New Tool Streamlines Antidepressants Prescribing

New Tool Streamlines Antidepressants Prescribing
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Researchers at King’s College London and the University of Oxford have created a new web application to simplify the prescription of antidepressant and antipsychotic medications, with the intention of empowering patients to play a more active part in choosing the medication that they take. The launch of the Psymatik Treatment Optimizer web tool was accompanied by the publication of an overarching review in Lancet Psychiatry. Researchers combed through all available data on 69 drugs – 32 antipsychotics and 37 antidepressants – to compile a database of adverse effects and effectiveness for each.

Before prescribing antidepressants and antipsychotics, the National Institute for Health and Care Excellence (NICE) recommends that the patient and doctor discuss the effectiveness and side effects of various medications. However, because of the large number of pharmaceuticals available and the vast range of potential adverse effects, meaningful discussions regarding the medications available are challenging and frequently confined to only a few possibilities.

Before deciding which prescription to administer, the doctor and patient meet to discuss the numerous potential side effects that the patient is most concerned about. The doctor enters this information into the Optimizer, which then generates a clear table indicating which antidepressant is least likely to induce that side effect, balanced against its therapeutic effectiveness.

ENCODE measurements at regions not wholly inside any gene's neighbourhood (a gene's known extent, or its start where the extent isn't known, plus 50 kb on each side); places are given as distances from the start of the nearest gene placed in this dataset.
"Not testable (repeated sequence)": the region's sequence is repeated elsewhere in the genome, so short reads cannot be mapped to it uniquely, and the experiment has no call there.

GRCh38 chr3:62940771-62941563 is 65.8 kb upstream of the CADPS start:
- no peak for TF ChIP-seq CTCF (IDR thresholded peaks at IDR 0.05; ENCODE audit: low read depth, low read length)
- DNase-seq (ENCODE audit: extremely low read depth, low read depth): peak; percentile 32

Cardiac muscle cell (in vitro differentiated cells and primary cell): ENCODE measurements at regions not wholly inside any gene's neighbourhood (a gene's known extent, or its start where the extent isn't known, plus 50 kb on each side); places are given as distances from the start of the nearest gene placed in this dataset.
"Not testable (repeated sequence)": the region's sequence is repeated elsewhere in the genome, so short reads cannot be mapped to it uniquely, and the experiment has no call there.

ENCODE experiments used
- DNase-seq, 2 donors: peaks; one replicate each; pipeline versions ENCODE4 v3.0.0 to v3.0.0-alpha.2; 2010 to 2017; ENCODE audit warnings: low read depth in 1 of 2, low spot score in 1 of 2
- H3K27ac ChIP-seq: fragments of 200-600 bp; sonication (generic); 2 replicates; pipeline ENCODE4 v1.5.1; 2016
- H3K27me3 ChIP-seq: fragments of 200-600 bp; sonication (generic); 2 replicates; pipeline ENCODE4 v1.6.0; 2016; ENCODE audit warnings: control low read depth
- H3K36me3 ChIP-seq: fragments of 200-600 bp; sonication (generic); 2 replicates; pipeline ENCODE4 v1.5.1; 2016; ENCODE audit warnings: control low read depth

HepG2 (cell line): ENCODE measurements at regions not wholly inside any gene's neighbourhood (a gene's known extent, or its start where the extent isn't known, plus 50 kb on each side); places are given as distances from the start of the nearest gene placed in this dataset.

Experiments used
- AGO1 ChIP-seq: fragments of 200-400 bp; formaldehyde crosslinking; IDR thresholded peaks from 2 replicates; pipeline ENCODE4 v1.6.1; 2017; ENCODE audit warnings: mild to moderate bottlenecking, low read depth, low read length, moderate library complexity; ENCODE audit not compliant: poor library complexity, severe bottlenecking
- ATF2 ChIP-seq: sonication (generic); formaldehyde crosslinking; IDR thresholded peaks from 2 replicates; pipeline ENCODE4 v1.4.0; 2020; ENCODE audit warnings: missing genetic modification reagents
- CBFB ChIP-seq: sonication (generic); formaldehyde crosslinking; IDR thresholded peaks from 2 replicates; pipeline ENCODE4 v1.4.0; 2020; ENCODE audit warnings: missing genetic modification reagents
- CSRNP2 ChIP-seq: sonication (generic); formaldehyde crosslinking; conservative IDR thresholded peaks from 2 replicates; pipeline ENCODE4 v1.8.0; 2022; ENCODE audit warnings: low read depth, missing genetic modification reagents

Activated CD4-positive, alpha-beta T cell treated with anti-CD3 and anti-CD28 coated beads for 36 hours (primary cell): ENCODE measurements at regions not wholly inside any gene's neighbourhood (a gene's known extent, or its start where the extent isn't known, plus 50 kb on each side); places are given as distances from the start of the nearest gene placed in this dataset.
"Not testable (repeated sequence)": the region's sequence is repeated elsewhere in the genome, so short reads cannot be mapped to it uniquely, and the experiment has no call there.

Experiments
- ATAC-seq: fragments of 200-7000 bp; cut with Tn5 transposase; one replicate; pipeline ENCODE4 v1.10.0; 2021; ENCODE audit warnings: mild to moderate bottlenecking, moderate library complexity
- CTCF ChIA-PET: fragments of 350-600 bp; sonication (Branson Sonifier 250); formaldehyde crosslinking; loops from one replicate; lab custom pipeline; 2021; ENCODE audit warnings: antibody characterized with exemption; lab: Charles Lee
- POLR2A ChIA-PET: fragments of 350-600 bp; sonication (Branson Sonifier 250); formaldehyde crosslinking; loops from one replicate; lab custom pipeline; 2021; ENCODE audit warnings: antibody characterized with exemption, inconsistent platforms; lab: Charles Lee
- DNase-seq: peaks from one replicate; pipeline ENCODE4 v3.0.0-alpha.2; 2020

“The Psymatik Treatment Optimizer allows patients and their doctors to easily establish which side effects the patient is most worried about, allowing both parties to quickly highlight which medication is likely to work best.” Dr Toby Pillinger, a Clinical Lecturer at King’s IoPPN

Dr Toby Pillinger, a Clinical Lecturer at King’s IoPPN and the study’s first author explains, “A patient might, for example, feel reluctant to engage with a course of medication due to the significant amount of weight they gained the last time that type of medication was prescribed. Our database takes that information and plots out a series of alternatives, setting the groundwork for a much more transparent conversation about the prescribing process.”

Antidepressants are given to around 13-17% of the adult population in the United States of America (USA) and 1-2% of the adult population in the United Kingdom (UK). While they have shown to be a successful method of symptom management for many people, over 75% of users report adverse effects such as weight gain, drowsiness, and loss of libido, which can impact quality of life and functioning.

Dr Robert McCutcheon, Wellcome Clinical Career Development Fellow at the University of Oxford and the study’s senior author said, “Helping an individual choose a medication that is right for them is absolutely crucial, and optimising the balance of side effects is key to helping people stick with treatments than help their symptoms. We have compiled that most comprehensive side effect database for antidepressants and antipsychotics that streamlines the prescribing process while also empowering patients to make the decisions that are right for them.”

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